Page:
creating variable names within a perl script

Discussion in 'Perl Misc' started by bdz, Jul 16, 2006.

  1. bdz

    bdz Guest

    This has been bothering me for years and I think my problem is I do not
    know the proper way to ask the question.

    Say I want to create an open ended set of variables - I do not know how
    many I will have when the script asks me to start entering them.

    so i can do something like this:

    while (-1){
    print "enter a variable: ";
    $var =<STDIN>;
    chomp($var);

    # what i want to do at this point is give this variable a name such
    # as $var1, then when the loop comes around again I would like
    # to be able to give the next variable a different name but since
    # I do not know how many are being entered i cannot create the
    # names ahead of time. is there anyway to create variable
    # names on the fly in perl ?

    exit if $var eq '-1
    }
    bdz, Jul 16, 2006
    #1
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  2. bdz

    Dr.Ruud Guest

    bdz schreef:
    > This has been bothering me for years and I think my problem is I do
    > not know the proper way to ask the question.
    >
    > Say I want to create an open ended set of variables - I do not know
    > how many I will have when the script asks me to start entering them.
    >
    > so i can do something like this:
    >
    > while (-1){
    > print "enter a variable: ";
    > $var =<STDIN>;
    > chomp($var);
    >
    > # what i want to do at this point is give this variable a name such
    > # as $var1, then when the loop comes around again I would like
    > # to be able to give the next variable a different name but since
    > # I do not know how many are being entered i cannot create the
    > # names ahead of time. is there anyway to create variable
    > # names on the fly in perl ?
    >
    > exit if $var eq '-1
    > }


    Use an array? perldoc -f push

    --
    Affijn, Ruud

    "Gewoon is een tijger."
    Dr.Ruud, Jul 16, 2006
    #2
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  3. bdz wrote:
    > so i can do something like this:
    >
    > while (-1){
    > print "enter a variable: ";
    > $var =<STDIN>;
    > chomp($var);
    >
    > # what i want to do at this point is give this variable a name such
    > # as $var1, then when the loop comes around again I would like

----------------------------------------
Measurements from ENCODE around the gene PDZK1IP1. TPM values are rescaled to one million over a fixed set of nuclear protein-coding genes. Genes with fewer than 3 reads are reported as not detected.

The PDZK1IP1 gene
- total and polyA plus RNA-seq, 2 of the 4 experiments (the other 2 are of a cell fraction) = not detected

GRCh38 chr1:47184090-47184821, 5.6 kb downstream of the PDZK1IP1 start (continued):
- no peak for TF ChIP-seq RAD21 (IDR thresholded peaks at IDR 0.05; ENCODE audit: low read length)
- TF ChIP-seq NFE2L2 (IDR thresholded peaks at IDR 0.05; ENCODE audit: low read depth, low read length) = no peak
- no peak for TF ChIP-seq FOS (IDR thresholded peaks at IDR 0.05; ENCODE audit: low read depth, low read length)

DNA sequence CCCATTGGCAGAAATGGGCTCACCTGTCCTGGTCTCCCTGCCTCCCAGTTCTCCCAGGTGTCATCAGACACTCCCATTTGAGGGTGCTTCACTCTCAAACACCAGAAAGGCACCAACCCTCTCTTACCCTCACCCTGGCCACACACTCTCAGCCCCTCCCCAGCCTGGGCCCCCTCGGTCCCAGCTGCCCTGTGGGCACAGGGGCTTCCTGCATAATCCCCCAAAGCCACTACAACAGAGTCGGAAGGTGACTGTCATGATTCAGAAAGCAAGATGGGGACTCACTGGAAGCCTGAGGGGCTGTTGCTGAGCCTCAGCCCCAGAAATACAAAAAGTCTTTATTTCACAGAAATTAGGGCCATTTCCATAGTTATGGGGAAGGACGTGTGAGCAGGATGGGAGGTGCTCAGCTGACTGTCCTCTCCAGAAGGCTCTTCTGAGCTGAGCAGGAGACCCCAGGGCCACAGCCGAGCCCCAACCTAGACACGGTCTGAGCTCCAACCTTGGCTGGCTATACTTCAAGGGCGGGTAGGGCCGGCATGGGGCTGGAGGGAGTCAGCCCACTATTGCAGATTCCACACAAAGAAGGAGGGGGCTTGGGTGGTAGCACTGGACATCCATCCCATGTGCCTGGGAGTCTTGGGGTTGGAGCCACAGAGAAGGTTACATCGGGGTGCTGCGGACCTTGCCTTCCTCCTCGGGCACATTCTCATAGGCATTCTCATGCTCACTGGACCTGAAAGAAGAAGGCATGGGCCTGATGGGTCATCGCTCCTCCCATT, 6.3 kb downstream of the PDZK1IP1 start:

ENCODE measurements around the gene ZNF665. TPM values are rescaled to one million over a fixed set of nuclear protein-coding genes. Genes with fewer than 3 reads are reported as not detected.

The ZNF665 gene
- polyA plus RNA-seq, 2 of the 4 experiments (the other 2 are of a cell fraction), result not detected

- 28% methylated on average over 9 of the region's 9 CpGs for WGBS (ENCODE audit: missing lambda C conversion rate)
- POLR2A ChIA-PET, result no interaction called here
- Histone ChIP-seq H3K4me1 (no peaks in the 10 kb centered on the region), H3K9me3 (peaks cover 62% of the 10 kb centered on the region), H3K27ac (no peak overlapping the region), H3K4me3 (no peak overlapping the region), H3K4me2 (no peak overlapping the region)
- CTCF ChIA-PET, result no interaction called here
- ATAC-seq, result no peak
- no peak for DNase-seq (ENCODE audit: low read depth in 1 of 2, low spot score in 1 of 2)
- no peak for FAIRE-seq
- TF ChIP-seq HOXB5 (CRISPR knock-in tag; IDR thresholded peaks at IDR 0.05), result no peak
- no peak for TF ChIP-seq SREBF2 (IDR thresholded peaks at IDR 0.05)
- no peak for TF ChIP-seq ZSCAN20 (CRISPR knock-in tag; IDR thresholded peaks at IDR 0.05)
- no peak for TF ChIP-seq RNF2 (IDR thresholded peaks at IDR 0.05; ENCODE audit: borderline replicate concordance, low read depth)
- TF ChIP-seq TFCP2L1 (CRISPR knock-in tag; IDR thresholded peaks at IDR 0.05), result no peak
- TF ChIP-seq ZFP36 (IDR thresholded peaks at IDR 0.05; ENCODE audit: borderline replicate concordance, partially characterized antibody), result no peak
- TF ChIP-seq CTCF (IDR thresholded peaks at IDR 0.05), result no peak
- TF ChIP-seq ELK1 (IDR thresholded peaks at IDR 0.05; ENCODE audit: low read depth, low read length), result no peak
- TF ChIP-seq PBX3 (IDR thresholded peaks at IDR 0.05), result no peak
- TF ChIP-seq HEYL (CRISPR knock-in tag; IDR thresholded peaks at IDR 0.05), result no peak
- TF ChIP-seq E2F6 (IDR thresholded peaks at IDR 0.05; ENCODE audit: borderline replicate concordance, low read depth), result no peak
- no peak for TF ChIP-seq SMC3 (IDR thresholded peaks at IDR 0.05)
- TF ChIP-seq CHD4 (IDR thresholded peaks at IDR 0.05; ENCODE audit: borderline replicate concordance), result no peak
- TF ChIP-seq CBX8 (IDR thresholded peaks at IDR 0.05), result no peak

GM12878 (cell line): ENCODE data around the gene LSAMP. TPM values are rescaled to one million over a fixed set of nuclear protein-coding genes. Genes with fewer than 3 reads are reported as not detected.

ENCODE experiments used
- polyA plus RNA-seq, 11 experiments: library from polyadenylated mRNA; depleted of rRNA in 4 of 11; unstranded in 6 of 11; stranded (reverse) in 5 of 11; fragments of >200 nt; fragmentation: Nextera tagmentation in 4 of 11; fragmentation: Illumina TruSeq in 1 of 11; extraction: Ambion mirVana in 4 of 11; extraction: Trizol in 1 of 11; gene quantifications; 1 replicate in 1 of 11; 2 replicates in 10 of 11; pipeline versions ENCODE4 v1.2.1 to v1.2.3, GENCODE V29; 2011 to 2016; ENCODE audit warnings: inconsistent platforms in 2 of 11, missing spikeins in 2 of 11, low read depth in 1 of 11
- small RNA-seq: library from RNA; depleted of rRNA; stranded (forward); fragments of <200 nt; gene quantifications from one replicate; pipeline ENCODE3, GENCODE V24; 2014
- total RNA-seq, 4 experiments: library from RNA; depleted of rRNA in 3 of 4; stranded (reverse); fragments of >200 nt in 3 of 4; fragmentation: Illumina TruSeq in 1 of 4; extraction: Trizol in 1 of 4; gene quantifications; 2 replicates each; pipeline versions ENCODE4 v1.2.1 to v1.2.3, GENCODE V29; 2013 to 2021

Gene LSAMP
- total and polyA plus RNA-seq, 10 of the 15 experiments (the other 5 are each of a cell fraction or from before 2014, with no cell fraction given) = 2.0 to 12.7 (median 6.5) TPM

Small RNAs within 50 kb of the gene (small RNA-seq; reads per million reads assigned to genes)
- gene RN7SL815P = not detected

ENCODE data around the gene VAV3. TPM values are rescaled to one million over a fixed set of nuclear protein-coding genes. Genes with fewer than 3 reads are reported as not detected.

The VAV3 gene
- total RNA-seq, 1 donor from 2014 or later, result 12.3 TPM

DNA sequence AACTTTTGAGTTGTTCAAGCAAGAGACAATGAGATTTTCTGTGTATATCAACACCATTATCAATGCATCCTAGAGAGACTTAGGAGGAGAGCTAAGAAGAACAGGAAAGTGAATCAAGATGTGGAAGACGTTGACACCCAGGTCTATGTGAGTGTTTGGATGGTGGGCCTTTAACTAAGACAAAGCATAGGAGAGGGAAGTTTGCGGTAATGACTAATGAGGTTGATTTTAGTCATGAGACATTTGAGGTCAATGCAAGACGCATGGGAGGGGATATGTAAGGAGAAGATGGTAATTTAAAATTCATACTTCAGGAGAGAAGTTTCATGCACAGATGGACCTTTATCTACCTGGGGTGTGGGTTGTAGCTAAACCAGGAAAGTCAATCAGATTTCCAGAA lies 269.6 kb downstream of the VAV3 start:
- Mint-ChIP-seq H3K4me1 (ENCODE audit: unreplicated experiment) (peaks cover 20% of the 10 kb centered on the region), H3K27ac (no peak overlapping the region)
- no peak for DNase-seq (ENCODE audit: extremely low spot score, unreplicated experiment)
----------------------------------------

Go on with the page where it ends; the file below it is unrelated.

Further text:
> # to be able to give the next variable a different name but since
    > # I do not know how many are being entered i cannot create the
    > # names ahead of time. is there anyway to create variable
    > # names on the fly in perl ?


    Technically this is possible (it is known as symbolic references), but it is
    is highly inadvisable. Check the FAQ
    perldoc -q "variable name"
    or the gazillions of previous postings on this topic for details.

    In your particular case why don't you simply use an array? You don't even
    have to keep track of the current index, because in
    $arr[@arr] = <STDIN>;
    @arr will be evaluated to the number of elements in the array which happens
    to be one larger than the index of the currently last element and thus
    exactly the index you need to place the next element.

    jue
    Jürgen Exner, Jul 16, 2006
    #3
  4. Jürgen Exner wrote:
    > bdz wrote:
    >>so i can do something like this:
    >>
    >>while (-1){
    >> print "enter a variable: ";
    >> $var =<STDIN>;
    >> chomp($var);
    >>
    >># what i want to do at this point is give this variable a name such
    >># as $var1, then when the loop comes around again I would like
    >># to be able to give the next variable a different name but since
    >># I do not know how many are being entered i cannot create the
    >># names ahead of time. is there anyway to create variable
    >># names on the fly in perl ?

    >
    > Technically this is possible (it is known as symbolic references), but it is
    > is highly inadvisable. Check the FAQ
    > perldoc -q "variable name"
    > or the gazillions of previous postings on this topic for details.
    >
    > In your particular case why don't you simply use an array? You don't even
    > have to keep track of the current index, because in
    > $arr[@arr] = <STDIN>;
    > @arr will be evaluated to the number of elements in the array which happens
    > to be one larger than the index of the currently last element and thus
    > exactly the index you need to place the next element.


    Or just use push:

    push @arr, scalar <STDIN>;




    John
    --
    use Perl;
    program
    fulfillment
    John W. Krahn, Jul 16, 2006
    #4
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